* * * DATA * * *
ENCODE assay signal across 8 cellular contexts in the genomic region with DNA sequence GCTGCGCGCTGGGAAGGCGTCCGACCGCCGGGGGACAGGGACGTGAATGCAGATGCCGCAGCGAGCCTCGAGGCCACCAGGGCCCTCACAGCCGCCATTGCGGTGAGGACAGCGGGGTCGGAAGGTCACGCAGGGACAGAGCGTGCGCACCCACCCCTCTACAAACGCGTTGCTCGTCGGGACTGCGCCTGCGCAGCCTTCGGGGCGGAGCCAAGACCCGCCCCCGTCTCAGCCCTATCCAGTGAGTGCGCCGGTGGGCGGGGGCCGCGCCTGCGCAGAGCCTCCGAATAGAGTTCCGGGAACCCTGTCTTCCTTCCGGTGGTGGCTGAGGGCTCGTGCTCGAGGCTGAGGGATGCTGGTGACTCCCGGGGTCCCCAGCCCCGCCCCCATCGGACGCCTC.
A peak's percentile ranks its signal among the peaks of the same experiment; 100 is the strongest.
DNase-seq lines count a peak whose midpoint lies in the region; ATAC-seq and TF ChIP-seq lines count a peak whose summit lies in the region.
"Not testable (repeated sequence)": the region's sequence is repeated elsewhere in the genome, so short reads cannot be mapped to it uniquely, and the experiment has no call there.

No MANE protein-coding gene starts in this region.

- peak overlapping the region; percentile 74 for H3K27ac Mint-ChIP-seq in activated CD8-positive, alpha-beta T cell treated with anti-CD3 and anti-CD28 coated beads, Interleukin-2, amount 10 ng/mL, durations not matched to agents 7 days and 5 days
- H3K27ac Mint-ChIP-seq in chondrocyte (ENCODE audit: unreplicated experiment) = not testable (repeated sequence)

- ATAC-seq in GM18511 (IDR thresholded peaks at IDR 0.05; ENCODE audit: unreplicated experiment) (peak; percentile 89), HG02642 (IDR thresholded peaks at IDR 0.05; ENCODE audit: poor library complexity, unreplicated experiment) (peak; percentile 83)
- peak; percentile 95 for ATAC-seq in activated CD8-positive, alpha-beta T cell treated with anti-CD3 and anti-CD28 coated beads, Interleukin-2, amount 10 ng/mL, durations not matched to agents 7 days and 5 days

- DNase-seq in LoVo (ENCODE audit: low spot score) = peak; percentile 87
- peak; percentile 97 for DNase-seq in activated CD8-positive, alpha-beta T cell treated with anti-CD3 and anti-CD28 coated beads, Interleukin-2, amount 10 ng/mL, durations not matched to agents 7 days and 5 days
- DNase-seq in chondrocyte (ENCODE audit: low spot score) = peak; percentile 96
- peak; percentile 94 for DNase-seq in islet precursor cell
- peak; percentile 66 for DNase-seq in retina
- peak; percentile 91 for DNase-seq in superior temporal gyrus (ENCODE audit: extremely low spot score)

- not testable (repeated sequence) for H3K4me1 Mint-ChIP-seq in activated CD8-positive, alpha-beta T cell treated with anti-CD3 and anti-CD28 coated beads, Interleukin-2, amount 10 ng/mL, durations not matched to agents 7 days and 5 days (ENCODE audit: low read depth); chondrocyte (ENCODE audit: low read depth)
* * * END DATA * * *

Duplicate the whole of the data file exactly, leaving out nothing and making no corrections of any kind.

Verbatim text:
ENCODE assay signal across 8 cellular contexts in the genomic region with DNA sequence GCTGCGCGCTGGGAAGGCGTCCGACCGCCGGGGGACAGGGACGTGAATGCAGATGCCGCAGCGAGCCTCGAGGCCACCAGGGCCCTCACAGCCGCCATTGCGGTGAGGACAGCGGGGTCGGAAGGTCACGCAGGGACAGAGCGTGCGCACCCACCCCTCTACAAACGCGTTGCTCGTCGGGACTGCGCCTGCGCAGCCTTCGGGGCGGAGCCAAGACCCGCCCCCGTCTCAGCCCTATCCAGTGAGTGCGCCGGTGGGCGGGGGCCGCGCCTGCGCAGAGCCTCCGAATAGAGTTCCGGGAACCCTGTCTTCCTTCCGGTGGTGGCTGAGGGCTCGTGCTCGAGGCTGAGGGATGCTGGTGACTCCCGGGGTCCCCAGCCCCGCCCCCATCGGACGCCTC.
A peak's percentile ranks its signal among the peaks of the same experiment; 100 is the strongest.
DNase-seq lines count a peak whose midpoint lies in the region; ATAC-seq and TF ChIP-seq lines count a peak whose summit lies in the region.
"Not testable (repeated sequence)": the region's sequence is repeated elsewhere in the genome, so short reads cannot be mapped to it uniquely, and the experiment has no call there.

No MANE protein-coding gene starts in this region.

- peak overlapping the region; percentile 74 for H3K27ac Mint-ChIP-seq in activated CD8-positive, alpha-beta T cell treated with anti-CD3 and anti-CD28 coated beads, Interleukin-2, amount 10 ng/mL, durations not matched to agents 7 days and 5 days
- H3K27ac Mint-ChIP-seq in chondrocyte (ENCODE audit: unreplicated experiment) = not testable (repeated sequence)

- ATAC-seq in GM18511 (IDR thresholded peaks at IDR 0.05; ENCODE audit: unreplicated experiment) (peak; percentile 89), HG02642 (IDR thresholded peaks at IDR 0.05; ENCODE audit: poor library complexity, unreplicated experiment) (peak; percentile 83)
- peak; percentile 95 for ATAC-seq in activated CD8-positive, alpha-beta T cell treated with anti-CD3 and anti-CD28 coated beads, Interleukin-2, amount 10 ng/mL, durations not matched to agents 7 days and 5 days

- DNase-seq in LoVo (ENCODE audit: low spot score) = peak; percentile 87
- peak; percentile 97 for DNase-seq in activated CD8-positive, alpha-beta T cell treated with anti-CD3 and anti-CD28 coated beads, Interleukin-2, amount 10 ng/mL, durations not matched to agents 7 days and 5 days
- DNase-seq in chondrocyte (ENCODE audit: low spot score) = peak; percentile 96
- peak; percentile 94 for DNase-seq in islet precursor cell
- peak; percentile 66 for DNase-seq in retina
- peak; percentile 91 for DNase-seq in superior temporal gyrus (ENCODE audit: extremely low spot score)

- not testable (repeated sequence) for H3K4me1 Mint-ChIP-seq in activated CD8-positive, alpha-beta T cell treated with anti-CD3 and anti-CD28 coated beads, Interleukin-2, amount 10 ng/mL, durations not matched to agents 7 days and 5 days (ENCODE audit: low read depth); chondrocyte (ENCODE audit: low read depth)